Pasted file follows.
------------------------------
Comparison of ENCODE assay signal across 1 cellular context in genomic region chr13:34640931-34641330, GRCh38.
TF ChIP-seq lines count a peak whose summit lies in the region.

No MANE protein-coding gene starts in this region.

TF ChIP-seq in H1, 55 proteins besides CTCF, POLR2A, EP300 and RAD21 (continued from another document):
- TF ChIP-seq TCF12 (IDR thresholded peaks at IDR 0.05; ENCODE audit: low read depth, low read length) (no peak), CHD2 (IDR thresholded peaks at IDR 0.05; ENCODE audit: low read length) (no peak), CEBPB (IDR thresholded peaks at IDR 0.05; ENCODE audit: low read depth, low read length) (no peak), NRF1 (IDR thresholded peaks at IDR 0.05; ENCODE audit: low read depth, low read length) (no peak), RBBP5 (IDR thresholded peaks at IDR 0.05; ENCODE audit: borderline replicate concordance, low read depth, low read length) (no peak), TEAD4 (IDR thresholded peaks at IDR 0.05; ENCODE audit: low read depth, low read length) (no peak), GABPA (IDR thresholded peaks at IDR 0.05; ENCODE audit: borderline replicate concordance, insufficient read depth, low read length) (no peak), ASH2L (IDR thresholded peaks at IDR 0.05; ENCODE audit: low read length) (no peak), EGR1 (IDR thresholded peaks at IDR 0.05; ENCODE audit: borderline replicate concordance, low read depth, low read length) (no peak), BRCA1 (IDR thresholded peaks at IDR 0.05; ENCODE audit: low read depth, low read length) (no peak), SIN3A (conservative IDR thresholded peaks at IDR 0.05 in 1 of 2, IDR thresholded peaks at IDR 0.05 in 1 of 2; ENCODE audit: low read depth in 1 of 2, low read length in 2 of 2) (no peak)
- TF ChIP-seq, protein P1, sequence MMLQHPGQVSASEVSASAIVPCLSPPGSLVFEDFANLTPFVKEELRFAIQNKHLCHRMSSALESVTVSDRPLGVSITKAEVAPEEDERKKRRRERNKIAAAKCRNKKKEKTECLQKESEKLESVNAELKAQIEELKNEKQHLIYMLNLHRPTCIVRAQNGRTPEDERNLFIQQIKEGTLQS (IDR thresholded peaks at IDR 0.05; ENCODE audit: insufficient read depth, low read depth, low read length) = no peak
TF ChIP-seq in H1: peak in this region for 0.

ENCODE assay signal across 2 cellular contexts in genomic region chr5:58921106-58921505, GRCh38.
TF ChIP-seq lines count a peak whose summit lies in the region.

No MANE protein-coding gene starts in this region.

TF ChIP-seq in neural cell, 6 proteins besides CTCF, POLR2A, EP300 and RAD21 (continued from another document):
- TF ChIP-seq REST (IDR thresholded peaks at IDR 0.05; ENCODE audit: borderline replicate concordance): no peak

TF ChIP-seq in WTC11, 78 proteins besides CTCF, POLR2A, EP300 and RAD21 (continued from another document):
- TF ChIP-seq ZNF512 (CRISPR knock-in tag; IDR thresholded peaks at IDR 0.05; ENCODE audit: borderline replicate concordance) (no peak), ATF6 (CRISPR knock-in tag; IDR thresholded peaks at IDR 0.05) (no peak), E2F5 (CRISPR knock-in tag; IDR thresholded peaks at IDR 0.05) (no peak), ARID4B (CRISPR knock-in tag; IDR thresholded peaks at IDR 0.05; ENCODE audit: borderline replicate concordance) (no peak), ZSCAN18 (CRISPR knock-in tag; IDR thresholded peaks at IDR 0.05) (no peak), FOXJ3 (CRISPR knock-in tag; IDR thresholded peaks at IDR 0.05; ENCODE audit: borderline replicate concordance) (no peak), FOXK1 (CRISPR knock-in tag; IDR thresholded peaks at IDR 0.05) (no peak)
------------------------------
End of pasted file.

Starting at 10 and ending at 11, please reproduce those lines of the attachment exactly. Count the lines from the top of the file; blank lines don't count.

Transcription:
No MANE protein-coding gene starts in this region.

TF ChIP-seq in neural cell, 6 proteins besides CTCF, POLR2A, EP300 and RAD21 (continued from another document):